D. Signal-Averaged Electrocardiogram (SAEKG). Similar to an ECG, the SAEKG electrodes are placed on the skin. These electrodes are attached to the SAEKG machine so that the electrical activity of the heart is visualized, and then electronically manipulated by the signal-averaging software for deeper analysis. The SAEKG essentially strengthens some signals while eliminating "background noise" from other signals. These signals are then filtered and averaged, providing an analysis that yields information about patient risk of future Ventricular Tachycardia (rapid heart activity) and/or Ventricular Fibrillation (irregular heart activity). These weak but very important impulses are called "late potentials" and are commonly not evaluated in a standard ECG. Late potentials arise from damaged or scarred areas of heart muscle used to identify: Ventricular arrhythmia following heart surgery or a heart attack; the cause of fainting (called syncope); and scar tissue from a previous heart attack.

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Electrophysiology study: Used to evaluated arrhythmias (abnormal heartbeats), this study involves several tests to help pinpoint the location, the type of arrhythmia, and how the arrhythmia responds to treatment. A small catheter is guided to the heart. The heart's rhythm is recorded as small amounts of electricity are delivered through the catheter This internal recording is often compared with an external recording (from electrodes placed on the patient's chest and back) taken at the same time.

Homocysteine Testing: A blood test to determine the level of Homocysteine, which is an amino acid that is produced by the body, usually as a byproduct of consuming meat. Elevated levels of homocysteine (>10 micromoles/liter) in the blood may be associated with atherosclerosis (hardening and narrowing of the arteries) as well as an increased risk of heart attacks, strokes, or blood clot formation.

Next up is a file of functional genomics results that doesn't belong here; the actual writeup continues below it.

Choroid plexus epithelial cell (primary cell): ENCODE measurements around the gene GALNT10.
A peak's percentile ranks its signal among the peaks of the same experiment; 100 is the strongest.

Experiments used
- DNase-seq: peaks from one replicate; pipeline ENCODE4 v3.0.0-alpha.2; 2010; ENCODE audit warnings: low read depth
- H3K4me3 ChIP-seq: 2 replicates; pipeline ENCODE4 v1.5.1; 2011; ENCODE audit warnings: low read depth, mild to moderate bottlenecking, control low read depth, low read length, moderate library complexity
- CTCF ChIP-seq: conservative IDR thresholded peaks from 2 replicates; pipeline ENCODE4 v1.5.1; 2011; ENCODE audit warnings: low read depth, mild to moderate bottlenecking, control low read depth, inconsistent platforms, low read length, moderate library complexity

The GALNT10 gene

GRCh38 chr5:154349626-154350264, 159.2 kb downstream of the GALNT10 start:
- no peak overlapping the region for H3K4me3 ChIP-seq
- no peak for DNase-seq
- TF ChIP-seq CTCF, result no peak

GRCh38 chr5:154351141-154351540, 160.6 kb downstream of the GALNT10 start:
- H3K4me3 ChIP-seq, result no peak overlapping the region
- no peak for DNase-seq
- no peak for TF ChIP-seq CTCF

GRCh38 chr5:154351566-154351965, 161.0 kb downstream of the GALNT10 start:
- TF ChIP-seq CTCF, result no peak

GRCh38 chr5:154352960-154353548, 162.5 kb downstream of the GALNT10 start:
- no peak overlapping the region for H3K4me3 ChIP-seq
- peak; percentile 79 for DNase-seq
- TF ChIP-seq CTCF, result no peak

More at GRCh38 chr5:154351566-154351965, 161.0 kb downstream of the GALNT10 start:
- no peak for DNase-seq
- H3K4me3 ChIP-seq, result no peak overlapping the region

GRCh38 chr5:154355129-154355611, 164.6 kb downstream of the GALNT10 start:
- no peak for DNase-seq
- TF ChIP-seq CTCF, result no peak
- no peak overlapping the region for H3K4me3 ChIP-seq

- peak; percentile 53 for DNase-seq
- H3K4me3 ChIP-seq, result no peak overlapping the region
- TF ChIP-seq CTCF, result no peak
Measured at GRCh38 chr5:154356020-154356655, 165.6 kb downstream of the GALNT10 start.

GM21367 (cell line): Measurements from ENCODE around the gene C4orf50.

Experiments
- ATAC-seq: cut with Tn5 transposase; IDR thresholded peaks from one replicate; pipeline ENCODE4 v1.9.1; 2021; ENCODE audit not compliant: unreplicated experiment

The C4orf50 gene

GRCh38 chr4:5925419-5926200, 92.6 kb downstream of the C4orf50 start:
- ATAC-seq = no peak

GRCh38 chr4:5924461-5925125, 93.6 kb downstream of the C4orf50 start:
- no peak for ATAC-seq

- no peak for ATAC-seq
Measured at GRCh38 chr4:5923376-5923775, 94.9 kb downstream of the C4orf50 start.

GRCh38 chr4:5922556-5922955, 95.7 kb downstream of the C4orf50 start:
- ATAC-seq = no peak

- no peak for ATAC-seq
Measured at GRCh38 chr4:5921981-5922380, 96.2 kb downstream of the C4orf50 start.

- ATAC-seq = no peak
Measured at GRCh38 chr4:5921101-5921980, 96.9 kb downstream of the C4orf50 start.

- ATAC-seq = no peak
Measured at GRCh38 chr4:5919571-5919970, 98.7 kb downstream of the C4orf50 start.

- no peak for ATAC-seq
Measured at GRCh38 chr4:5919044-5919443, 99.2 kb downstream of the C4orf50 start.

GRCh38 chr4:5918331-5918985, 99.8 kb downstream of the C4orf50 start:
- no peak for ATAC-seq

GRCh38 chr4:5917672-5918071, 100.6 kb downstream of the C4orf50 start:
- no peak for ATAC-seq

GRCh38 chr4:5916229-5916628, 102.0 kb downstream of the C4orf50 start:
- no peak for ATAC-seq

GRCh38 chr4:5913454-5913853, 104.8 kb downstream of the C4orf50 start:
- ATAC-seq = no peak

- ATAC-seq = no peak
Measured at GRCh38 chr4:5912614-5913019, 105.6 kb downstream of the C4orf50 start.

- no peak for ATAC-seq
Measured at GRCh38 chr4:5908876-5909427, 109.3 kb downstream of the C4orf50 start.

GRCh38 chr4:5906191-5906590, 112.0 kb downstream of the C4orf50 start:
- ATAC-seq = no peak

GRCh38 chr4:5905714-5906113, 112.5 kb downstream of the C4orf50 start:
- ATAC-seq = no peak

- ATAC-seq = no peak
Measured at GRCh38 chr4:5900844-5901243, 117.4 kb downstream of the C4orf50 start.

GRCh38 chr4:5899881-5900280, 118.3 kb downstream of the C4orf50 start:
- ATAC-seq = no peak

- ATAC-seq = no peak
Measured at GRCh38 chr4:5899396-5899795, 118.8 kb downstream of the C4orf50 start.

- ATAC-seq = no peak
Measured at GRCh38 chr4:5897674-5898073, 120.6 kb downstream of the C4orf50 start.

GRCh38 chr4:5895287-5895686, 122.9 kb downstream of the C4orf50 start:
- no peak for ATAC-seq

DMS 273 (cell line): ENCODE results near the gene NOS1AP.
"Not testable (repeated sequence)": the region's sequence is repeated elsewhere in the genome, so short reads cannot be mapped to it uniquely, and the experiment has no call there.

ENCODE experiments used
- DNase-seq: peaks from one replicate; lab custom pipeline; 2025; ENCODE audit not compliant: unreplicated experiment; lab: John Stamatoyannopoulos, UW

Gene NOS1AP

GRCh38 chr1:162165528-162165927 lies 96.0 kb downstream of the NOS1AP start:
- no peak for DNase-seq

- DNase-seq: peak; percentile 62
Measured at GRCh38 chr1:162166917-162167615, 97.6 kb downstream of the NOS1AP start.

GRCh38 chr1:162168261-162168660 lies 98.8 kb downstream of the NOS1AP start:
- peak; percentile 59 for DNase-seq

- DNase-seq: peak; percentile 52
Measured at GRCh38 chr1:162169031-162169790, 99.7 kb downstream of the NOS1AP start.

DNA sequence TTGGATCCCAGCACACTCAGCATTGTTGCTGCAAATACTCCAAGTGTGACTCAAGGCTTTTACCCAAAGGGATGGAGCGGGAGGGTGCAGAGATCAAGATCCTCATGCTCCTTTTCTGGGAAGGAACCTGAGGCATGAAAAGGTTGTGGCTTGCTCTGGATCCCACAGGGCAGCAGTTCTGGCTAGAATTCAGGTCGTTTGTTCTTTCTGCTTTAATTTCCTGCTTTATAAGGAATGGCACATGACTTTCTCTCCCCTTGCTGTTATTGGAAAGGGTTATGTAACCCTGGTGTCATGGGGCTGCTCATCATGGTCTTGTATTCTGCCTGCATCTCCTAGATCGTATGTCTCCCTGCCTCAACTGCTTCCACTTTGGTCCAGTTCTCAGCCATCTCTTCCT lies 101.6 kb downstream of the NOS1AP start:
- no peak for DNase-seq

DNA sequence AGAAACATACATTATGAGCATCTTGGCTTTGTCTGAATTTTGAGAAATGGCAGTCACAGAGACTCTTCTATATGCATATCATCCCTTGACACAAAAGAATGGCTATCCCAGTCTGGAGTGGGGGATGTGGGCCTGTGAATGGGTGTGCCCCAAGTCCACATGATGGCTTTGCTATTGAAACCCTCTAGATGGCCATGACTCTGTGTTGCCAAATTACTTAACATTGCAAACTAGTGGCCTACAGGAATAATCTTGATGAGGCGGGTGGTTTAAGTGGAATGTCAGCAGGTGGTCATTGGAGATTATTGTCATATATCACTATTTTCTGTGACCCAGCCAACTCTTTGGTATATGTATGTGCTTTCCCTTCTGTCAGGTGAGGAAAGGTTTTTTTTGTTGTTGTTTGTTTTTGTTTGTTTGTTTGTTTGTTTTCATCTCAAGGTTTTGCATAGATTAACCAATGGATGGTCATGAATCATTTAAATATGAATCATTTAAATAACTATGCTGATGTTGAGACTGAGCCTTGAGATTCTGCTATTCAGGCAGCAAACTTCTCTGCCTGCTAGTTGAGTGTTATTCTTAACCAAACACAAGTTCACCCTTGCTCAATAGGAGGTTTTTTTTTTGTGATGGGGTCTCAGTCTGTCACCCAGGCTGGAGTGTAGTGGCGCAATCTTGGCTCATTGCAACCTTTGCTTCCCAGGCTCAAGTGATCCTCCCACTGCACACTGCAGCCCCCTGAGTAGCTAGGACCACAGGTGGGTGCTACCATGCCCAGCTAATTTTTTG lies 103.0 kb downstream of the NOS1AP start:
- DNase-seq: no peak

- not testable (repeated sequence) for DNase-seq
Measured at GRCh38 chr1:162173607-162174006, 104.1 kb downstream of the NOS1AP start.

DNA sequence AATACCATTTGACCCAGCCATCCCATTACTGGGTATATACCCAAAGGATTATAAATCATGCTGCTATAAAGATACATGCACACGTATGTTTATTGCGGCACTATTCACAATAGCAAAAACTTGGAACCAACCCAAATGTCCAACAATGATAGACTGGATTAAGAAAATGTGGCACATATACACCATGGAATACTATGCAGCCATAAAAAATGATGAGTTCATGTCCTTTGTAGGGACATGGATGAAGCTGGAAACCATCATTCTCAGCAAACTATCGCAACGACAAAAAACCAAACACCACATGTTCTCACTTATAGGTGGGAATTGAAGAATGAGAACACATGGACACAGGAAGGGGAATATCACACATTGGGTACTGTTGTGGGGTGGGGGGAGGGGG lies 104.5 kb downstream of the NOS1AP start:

Intima-Media Thickness Scan (IMT): The IMT has recently been added as another diagnostic tool to determine coronary heart disease. The IMT is used to detect plaque at earlier stages of progression, before the artery lumen becomes severely stenosed, or compromised . The IMT scan combines high-resolution ultrasound with software algorithms to measure the tiny thickenings (as small as one tenth of one millimeter) in arterial walls that presage the onset of cardiovascular disease. While the stress test evaluates presence of advanced disease, the IMT evaluates the beginning of that disease before the stress test will show as abnormal.

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Intracardiac Electrophysiology Study (EPS): allows a doctor to determine the details of arrhythmias. The study involves placing wire electrodes within the heart to measure electrical activity along the heart's conduction system and within heart muscle cells themselves. The electrodes detect the heart's electrical activity and map out any irregular heartbeats. This helps the doctor see the type of arrhythmia present and where the problem started in the heart. Abnormal electrical activity can occur anywhere along the heart's conduction system.

Magnetic Resonance Angiography (MRA): MRA is a type of magnetic resonance image (MRI) scan to provide pictures of blood vessels inside the body In many cases, MRA can provide information that cannot be obtained from an x-ray, ultrasound, or computed tomography (CT) scan. Like conventional angiography and CT angiography, MRA can provide detailed images of blood vessels.

Myocardial Biopsy: is done by using a bioptome (a small catheter with a grasping device on the end) to obtain a small piece of heart muscle tissue to send to a laboratory for analysis. Used to diagnose cardiomyopathy (inflammation of the heart muscle).

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Find More Information Here

Workers' Compensation Cardiovascular Impairment Tests (Part 1)

Workers' Compensation Cardiovascular Impairment Tests (Part3)

California Workers' Compensation: Temporary Disability Benefits